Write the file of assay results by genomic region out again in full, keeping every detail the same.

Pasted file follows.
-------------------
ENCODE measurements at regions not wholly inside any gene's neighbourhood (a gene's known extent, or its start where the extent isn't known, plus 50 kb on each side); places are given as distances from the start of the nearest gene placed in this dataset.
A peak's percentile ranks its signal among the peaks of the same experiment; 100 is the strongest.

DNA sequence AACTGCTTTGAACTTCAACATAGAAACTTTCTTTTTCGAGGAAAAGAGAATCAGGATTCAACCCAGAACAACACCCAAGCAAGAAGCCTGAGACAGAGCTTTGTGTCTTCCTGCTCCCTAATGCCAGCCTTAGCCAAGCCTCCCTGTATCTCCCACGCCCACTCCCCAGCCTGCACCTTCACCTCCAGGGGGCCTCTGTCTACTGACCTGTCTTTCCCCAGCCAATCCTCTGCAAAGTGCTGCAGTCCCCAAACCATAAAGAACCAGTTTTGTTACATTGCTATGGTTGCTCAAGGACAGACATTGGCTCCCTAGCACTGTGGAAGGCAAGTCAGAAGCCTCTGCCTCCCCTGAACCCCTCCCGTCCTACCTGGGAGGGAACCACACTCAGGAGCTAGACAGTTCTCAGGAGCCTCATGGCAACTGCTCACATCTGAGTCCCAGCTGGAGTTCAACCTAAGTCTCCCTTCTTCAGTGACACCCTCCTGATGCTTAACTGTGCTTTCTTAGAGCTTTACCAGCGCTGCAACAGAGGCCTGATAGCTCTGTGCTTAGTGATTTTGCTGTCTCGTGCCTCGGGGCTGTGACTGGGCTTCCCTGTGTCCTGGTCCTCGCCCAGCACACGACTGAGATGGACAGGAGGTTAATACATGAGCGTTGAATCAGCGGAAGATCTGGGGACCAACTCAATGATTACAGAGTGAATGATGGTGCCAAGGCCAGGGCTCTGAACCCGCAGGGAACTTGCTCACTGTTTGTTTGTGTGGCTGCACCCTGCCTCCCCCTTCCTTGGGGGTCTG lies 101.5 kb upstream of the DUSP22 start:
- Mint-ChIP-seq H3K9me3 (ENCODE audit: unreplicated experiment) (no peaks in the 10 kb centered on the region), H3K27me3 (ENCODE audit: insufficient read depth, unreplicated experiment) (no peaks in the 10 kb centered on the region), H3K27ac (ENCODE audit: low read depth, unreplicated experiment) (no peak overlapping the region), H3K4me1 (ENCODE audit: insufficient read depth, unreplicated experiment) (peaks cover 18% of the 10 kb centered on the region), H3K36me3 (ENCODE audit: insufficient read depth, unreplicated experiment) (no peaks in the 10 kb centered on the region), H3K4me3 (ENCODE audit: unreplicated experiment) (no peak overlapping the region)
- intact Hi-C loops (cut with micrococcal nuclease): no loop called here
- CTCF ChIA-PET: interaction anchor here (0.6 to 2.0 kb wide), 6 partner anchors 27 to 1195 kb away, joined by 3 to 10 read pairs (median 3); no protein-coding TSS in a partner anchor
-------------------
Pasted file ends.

ENCODE measurements at regions not wholly inside any gene's neighbourhood (a gene's known extent, or its start where the extent isn't known, plus 50 kb on each side); places are given as distances from the start of the nearest gene placed in this dataset.
A peak's percentile ranks its signal among the peaks of the same experiment; 100 is the strongest.

DNA sequence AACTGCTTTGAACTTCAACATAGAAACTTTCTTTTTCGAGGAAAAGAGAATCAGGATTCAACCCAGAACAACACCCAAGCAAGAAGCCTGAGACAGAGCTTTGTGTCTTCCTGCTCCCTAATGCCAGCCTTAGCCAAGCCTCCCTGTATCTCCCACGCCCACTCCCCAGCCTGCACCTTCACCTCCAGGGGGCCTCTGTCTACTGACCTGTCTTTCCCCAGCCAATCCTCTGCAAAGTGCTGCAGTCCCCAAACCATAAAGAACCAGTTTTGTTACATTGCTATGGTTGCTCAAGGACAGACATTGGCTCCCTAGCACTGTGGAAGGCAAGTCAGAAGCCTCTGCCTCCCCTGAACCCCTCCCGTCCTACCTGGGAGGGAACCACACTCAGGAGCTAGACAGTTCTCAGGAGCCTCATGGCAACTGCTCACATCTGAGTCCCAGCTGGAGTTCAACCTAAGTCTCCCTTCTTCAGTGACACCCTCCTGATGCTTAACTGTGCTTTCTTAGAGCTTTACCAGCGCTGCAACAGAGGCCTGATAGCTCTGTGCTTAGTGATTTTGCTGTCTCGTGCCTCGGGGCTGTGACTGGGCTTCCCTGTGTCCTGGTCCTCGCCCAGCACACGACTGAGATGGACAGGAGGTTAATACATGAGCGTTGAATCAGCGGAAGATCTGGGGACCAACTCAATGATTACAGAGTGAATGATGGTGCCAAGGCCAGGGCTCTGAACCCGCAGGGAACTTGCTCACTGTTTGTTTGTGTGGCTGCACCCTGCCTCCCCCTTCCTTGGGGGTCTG lies 101.5 kb upstream of the DUSP22 start:
- Mint-ChIP-seq H3K9me3 (ENCODE audit: unreplicated experiment) (no peaks in the 10 kb centered on the region), H3K27me3 (ENCODE audit: insufficient read depth, unreplicated experiment) (no peaks in the 10 kb centered on the region), H3K27ac (ENCODE audit: low read depth, unreplicated experiment) (no peak overlapping the region), H3K4me1 (ENCODE audit: insufficient read depth, unreplicated experiment) (peaks cover 18% of the 10 kb centered on the region), H3K36me3 (ENCODE audit: insufficient read depth, unreplicated experiment) (no peaks in the 10 kb centered on the region), H3K4me3 (ENCODE audit: unreplicated experiment) (no peak overlapping the region)
- intact Hi-C loops (cut with micrococcal nuclease): no loop called here
- CTCF ChIA-PET: interaction anchor here (0.6 to 2.0 kb wide), 6 partner anchors 27 to 1195 kb away, joined by 3 to 10 read pairs (median 3); no protein-coding TSS in a partner anchor